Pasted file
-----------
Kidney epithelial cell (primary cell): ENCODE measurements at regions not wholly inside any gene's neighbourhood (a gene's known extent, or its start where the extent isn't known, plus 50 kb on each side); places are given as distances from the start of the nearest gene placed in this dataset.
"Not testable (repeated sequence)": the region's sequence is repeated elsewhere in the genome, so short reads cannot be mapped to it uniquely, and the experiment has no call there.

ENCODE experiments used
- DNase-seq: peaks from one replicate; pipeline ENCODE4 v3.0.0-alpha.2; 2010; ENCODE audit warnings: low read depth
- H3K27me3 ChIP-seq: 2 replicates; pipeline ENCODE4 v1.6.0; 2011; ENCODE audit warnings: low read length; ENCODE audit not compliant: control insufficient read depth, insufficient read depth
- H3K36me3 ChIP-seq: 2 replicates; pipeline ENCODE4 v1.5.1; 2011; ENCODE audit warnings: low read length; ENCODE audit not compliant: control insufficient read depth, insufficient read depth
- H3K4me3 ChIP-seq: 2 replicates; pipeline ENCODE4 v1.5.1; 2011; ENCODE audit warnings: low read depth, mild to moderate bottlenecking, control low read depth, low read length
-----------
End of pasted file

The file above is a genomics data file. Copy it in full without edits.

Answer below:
Kidney epithelial cell (primary cell): ENCODE measurements at regions not wholly inside any gene's neighbourhood (a gene's known extent, or its start where the extent isn't known, plus 50 kb on each side); places are given as distances from the start of the nearest gene placed in this dataset.
"Not testable (repeated sequence)": the region's sequence is repeated elsewhere in the genome, so short reads cannot be mapped to it uniquely, and the experiment has no call there.

ENCODE experiments used
- DNase-seq: peaks from one replicate; pipeline ENCODE4 v3.0.0-alpha.2; 2010; ENCODE audit warnings: low read depth
- H3K27me3 ChIP-seq: 2 replicates; pipeline ENCODE4 v1.6.0; 2011; ENCODE audit warnings: low read length; ENCODE audit not compliant: control insufficient read depth, insufficient read depth
- H3K36me3 ChIP-seq: 2 replicates; pipeline ENCODE4 v1.5.1; 2011; ENCODE audit warnings: low read length; ENCODE audit not compliant: control insufficient read depth, insufficient read depth
- H3K4me3 ChIP-seq: 2 replicates; pipeline ENCODE4 v1.5.1; 2011; ENCODE audit warnings: low read depth, mild to moderate bottlenecking, control low read depth, low read length